Apple has expressed major concerns over the UK government’s investigatory powers bill, saying it would weaken the security of the “personal data of millions of law-abiding citizens,” reports the Guardian.
“We believe it would be wrong to weaken security for hundreds of millions of law-abiding customers so that it will also be weaker for the very few who pose a threat,” Apple said. “In this rapidly evolving cyber-threat environment, companies should remain free to implement strong encryption to protect customers”
In a submission to the bill committee, Apple also called for changes before the bill is passed and pointed to the areas it wants to see altered. According to the submission, the bill would require Apple to alter the way its popular iMessage works, which would weaken encryption and enable security services to eavesdrop on the service.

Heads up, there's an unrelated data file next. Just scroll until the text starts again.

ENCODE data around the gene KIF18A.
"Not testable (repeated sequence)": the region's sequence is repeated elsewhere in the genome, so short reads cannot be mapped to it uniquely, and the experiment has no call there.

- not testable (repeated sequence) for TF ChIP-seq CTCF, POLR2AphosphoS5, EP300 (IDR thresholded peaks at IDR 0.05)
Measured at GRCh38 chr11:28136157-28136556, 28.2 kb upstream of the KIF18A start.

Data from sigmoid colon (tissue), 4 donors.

“The creation of backdoors and intercept capabilities would weaken the protections built into Apple products and endanger all our customers. A key left under the doormat would not just be there for the good guys. The bad guys would find it too.”
Mobile security is just one part of the problem: Apple also threw out the idea of hacking into its own desktop operating system, as it will be forced to do so if the bill passes, since the bill contains provisions that require communications firms to assist security services when they need to hack into devices.
If the bill were enforced, Apple would lose some of the trust it has gained from customers, the submission suggests.
“It would place businesses like Apple – whose relationship with customers is in part built on a sense of trust about how data will be handled – in a very difficult position,” Apple says.
Also, the company is worried about the scope of the bill, as many of the provisions apply to companies regardless of where they are based, giving the bill international scope, even though it is at first glance domestic legislation only.